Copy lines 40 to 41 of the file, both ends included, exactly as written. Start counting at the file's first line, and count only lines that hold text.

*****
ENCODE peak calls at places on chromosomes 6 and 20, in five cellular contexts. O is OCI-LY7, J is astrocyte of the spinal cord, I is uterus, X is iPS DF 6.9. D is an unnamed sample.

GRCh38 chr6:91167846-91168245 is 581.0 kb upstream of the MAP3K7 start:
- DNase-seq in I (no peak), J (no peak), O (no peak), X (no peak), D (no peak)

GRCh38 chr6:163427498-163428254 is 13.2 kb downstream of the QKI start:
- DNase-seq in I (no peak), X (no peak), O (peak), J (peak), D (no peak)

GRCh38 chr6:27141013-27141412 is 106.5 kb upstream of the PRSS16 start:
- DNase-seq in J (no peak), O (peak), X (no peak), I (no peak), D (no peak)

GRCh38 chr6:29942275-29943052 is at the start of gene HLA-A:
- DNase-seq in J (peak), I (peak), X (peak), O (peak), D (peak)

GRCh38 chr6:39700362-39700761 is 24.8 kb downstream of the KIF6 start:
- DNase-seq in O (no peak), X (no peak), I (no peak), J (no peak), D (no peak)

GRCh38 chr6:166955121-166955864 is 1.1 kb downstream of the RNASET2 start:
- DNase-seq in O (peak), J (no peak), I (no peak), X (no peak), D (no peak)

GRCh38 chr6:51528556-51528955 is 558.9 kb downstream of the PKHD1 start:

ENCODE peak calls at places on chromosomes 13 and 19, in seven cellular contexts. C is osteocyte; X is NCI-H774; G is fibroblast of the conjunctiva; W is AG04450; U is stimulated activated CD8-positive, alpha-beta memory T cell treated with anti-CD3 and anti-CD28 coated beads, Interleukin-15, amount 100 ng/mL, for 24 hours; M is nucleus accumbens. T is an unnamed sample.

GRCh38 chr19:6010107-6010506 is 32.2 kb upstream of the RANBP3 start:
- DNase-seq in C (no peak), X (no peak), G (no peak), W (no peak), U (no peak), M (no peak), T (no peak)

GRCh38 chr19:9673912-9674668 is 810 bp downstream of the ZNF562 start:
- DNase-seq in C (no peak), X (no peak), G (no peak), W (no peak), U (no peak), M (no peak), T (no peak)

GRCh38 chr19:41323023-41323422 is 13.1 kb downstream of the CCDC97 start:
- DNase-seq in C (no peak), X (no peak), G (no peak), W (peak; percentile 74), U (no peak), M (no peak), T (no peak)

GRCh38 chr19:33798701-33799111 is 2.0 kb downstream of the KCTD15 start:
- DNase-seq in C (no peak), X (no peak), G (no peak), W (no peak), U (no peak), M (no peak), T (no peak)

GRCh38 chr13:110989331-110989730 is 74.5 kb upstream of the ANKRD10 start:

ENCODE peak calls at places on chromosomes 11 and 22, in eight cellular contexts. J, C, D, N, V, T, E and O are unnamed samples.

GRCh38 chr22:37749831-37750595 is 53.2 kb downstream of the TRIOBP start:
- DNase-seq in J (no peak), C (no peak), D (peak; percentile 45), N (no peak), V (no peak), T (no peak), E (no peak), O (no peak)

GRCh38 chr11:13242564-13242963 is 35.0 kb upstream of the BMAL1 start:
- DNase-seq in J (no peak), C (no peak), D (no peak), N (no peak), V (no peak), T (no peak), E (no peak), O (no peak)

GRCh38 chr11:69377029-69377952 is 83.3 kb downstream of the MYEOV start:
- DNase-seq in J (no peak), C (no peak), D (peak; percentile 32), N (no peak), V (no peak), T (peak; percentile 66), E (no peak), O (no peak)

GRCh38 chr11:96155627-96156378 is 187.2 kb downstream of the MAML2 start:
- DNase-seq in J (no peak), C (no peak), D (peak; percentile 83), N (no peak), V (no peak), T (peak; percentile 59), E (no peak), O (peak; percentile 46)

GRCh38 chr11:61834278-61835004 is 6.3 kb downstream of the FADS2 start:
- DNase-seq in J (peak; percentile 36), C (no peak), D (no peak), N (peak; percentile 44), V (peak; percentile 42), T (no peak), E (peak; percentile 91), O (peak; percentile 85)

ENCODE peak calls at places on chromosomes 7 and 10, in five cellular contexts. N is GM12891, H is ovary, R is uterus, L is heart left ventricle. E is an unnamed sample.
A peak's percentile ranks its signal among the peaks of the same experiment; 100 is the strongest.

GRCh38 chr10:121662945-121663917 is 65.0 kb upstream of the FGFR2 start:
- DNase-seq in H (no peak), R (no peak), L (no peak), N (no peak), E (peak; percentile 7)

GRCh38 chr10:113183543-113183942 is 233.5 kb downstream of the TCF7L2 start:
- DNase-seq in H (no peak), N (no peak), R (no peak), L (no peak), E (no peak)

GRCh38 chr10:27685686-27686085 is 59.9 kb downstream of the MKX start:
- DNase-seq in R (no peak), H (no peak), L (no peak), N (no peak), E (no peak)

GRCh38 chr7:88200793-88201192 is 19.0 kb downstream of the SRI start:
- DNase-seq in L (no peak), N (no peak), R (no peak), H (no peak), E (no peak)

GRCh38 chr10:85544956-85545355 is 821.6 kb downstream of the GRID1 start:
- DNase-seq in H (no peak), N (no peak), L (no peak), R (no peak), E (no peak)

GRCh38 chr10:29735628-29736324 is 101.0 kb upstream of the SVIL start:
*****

GRCh38 chr10:113183543-113183942 is 233.5 kb downstream of the TCF7L2 start:
- DNase-seq in H (no peak), N (no peak), R (no peak), L (no peak), E (no peak)